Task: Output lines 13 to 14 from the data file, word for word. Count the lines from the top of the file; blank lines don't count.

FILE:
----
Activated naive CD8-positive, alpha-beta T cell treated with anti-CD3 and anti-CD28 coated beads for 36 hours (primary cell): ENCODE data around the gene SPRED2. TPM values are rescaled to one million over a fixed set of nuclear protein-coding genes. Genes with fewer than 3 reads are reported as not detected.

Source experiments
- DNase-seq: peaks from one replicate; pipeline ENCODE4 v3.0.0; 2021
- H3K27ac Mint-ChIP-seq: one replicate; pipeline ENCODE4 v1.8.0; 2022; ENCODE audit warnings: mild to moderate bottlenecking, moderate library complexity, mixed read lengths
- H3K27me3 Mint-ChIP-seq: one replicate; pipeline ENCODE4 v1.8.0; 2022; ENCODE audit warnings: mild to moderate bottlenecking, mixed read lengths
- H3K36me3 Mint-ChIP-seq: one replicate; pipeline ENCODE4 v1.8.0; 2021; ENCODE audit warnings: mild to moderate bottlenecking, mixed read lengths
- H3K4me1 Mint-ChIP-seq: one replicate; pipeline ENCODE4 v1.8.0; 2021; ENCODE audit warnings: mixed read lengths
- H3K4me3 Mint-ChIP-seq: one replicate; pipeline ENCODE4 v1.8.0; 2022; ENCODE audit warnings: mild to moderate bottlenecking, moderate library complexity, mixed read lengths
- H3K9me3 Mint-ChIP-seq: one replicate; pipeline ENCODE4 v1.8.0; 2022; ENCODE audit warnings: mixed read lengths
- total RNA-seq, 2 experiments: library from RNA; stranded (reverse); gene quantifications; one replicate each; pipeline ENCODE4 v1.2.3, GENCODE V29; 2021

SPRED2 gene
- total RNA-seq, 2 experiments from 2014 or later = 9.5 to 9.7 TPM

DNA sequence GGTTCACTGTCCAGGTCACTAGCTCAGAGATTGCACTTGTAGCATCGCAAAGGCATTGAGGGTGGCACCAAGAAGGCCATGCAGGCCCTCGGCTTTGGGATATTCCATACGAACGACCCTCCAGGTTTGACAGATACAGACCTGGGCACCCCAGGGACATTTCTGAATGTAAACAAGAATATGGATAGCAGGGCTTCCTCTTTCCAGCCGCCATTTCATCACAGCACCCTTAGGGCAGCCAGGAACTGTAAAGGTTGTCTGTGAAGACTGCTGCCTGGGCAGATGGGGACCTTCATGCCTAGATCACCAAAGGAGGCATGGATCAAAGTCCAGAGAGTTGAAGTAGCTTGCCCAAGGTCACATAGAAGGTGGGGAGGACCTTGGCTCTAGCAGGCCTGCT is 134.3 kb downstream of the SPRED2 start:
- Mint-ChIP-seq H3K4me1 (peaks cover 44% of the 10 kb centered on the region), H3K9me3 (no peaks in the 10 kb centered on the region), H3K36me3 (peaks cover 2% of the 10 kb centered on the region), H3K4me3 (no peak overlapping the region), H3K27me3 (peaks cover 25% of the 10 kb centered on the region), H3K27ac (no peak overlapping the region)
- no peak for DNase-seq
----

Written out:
DNA sequence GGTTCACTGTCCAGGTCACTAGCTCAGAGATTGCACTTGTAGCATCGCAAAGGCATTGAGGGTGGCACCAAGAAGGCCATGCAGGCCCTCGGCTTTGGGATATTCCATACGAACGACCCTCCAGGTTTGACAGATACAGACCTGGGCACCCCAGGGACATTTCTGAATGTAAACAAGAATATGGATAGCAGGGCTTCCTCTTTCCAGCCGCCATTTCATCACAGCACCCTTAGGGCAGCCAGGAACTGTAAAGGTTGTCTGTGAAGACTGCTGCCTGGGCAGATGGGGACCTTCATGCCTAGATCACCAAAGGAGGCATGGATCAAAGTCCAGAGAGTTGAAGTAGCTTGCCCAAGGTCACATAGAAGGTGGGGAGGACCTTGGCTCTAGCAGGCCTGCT is 134.3 kb downstream of the SPRED2 start:
- Mint-ChIP-seq H3K4me1 (peaks cover 44% of the 10 kb centered on the region), H3K9me3 (no peaks in the 10 kb centered on the region), H3K36me3 (peaks cover 2% of the 10 kb centered on the region), H3K4me3 (no peak overlapping the region), H3K27me3 (peaks cover 25% of the 10 kb centered on the region), H3K27ac (no peak overlapping the region)